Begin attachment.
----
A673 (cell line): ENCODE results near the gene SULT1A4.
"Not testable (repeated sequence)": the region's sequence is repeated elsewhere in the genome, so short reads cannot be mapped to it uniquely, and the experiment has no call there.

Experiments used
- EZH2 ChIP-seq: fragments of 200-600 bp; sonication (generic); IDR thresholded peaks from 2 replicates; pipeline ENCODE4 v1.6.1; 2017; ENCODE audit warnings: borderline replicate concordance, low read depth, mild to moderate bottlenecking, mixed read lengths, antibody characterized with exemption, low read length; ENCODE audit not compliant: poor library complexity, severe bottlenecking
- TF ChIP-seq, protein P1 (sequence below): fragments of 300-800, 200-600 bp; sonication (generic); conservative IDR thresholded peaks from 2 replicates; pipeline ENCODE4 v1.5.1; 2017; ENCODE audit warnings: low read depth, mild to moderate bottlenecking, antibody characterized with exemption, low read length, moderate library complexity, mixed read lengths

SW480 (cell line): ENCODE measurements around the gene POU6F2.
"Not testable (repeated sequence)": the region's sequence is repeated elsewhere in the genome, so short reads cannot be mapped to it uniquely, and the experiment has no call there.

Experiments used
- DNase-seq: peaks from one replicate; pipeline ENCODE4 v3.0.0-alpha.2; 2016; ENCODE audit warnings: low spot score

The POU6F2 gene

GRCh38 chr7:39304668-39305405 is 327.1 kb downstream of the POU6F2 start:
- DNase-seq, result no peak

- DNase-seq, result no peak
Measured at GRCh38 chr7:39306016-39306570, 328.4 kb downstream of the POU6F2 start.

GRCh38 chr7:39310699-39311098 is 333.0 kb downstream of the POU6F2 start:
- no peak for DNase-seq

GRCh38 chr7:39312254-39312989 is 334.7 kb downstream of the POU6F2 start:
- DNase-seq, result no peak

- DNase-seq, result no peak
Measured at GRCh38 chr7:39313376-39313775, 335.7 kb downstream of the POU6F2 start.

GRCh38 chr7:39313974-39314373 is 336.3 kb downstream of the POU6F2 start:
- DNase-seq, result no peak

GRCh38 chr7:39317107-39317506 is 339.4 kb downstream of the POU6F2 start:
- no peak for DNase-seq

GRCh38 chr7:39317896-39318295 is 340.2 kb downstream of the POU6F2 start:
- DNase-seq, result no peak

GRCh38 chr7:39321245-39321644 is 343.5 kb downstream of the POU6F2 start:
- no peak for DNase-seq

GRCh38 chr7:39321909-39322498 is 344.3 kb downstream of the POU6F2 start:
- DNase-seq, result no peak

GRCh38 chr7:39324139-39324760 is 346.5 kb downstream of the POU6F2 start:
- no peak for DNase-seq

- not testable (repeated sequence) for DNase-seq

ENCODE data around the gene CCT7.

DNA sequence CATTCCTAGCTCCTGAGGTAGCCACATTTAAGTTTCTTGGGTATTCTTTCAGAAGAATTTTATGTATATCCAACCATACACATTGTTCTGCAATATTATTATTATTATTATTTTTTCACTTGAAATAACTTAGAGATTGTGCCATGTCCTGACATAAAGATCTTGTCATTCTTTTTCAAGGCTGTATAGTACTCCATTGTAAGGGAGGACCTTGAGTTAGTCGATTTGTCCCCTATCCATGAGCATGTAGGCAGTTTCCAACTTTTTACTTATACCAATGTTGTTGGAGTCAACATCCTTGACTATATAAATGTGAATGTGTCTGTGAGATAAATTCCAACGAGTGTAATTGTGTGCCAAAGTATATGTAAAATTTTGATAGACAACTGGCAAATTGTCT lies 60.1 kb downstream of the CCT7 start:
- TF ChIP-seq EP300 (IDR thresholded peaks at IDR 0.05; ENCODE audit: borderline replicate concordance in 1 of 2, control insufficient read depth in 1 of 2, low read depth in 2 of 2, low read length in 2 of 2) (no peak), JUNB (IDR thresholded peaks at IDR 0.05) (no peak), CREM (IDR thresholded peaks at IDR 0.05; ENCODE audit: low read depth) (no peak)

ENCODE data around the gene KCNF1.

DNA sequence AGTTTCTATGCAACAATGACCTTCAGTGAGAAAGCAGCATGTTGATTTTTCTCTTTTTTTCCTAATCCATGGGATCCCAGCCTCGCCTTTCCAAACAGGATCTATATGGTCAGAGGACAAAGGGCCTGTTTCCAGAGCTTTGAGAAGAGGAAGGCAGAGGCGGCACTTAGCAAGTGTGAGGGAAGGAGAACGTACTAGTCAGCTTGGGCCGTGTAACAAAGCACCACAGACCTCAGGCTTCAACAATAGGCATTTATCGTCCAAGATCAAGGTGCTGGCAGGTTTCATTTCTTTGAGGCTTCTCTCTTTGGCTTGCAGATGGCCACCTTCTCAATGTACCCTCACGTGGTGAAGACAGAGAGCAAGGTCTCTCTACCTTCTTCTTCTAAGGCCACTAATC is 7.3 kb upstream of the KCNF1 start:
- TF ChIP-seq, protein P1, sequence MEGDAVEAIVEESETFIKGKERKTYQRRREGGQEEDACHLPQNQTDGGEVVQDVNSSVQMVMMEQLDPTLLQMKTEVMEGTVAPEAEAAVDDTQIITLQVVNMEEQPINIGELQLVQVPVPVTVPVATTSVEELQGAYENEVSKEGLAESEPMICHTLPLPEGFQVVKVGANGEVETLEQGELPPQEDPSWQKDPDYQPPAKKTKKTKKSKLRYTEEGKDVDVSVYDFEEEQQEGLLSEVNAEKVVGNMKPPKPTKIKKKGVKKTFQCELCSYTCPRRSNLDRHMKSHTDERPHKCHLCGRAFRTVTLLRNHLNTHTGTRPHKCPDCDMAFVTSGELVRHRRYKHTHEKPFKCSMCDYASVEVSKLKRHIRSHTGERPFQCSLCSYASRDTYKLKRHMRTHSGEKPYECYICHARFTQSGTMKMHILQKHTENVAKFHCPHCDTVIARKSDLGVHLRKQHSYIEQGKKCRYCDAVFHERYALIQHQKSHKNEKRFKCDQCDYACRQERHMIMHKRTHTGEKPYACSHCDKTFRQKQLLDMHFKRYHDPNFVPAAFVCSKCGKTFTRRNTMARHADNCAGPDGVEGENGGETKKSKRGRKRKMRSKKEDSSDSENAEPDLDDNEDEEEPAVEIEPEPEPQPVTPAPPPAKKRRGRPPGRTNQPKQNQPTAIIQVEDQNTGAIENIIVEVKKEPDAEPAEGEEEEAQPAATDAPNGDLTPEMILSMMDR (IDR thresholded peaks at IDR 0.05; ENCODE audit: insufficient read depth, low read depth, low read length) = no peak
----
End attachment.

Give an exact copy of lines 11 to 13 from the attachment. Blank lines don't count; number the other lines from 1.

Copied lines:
GRCh38 chr7:39304668-39305405 is 327.1 kb downstream of the POU6F2 start:
- DNase-seq, result no peak

- DNase-seq, result no peak